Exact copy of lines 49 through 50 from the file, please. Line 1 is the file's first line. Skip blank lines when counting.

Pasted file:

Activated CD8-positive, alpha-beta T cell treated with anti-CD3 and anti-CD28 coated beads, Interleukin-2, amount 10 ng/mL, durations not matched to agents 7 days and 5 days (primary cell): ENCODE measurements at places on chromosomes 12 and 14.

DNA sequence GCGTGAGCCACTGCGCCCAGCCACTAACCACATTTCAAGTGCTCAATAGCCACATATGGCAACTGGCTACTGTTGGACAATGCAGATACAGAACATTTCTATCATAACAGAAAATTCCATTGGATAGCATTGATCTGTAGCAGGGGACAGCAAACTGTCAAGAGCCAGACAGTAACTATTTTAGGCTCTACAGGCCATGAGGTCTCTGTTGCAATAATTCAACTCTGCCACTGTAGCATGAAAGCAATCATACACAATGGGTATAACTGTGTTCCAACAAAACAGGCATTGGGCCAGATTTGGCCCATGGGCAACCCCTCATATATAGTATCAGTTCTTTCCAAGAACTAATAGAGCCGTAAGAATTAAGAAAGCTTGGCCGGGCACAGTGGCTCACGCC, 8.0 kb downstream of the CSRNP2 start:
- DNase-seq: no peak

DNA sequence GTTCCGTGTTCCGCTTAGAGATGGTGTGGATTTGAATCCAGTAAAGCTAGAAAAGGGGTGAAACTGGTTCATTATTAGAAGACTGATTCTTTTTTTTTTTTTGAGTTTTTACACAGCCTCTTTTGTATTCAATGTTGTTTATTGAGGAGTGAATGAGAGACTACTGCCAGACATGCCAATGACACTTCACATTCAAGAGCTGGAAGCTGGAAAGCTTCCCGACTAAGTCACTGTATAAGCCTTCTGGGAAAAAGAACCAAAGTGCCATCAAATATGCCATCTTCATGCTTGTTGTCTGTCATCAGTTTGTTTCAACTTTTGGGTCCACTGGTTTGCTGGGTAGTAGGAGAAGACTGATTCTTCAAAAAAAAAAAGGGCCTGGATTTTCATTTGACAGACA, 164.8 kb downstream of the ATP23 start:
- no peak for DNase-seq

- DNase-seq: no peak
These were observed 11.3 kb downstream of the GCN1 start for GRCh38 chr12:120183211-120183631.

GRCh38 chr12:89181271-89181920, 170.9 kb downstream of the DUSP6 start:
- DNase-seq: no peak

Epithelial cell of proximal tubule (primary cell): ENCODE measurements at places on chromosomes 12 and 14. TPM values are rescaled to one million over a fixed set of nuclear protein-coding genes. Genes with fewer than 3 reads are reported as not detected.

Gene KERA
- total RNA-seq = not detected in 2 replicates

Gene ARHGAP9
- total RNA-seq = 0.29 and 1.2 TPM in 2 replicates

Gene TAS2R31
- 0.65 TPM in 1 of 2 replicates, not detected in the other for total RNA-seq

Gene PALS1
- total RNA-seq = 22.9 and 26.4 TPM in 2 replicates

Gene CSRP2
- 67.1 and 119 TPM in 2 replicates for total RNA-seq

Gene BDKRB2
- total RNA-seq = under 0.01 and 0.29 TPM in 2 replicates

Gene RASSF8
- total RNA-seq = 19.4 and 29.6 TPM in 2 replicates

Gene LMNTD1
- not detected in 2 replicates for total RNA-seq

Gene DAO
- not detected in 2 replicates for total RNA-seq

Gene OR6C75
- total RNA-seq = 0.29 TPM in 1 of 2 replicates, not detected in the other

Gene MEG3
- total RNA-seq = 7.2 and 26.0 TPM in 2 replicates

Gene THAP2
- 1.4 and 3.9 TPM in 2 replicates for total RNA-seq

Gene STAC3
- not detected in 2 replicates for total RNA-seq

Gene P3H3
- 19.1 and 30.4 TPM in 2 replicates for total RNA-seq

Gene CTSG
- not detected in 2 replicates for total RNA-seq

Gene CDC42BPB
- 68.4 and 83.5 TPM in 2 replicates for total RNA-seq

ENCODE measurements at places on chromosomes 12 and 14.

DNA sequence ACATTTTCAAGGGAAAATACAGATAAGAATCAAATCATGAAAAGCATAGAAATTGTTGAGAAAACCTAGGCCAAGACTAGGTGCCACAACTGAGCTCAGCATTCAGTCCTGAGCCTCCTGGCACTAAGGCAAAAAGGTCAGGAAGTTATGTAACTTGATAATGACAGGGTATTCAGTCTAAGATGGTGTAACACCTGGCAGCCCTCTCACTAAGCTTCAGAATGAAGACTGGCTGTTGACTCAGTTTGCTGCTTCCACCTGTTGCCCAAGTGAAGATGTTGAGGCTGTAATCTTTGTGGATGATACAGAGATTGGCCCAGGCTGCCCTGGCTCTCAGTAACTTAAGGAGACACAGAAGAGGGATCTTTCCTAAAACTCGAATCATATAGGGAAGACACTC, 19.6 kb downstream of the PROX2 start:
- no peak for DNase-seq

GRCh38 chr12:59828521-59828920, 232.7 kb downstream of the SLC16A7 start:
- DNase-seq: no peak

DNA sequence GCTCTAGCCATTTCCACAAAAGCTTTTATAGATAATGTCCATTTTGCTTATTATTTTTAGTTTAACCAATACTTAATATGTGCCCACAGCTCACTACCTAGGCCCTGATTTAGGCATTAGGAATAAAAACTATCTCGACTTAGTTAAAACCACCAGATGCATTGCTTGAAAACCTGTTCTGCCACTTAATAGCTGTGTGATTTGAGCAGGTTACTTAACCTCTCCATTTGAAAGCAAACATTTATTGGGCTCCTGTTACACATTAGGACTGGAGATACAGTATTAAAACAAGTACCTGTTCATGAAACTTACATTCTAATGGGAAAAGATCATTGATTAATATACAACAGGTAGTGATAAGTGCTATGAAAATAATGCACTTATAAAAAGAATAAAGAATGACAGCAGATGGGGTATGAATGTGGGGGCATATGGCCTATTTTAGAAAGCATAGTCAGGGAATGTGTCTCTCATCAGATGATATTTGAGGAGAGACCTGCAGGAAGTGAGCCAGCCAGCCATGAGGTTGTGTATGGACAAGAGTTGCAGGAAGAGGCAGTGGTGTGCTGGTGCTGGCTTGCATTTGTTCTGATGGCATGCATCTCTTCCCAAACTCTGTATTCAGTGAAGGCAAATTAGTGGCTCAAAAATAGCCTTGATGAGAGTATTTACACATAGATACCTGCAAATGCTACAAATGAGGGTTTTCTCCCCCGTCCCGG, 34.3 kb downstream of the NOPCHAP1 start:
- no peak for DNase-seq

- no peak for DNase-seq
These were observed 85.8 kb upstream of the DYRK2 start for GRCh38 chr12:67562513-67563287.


- no peak for DNase-seq

- no peak for DNase-seq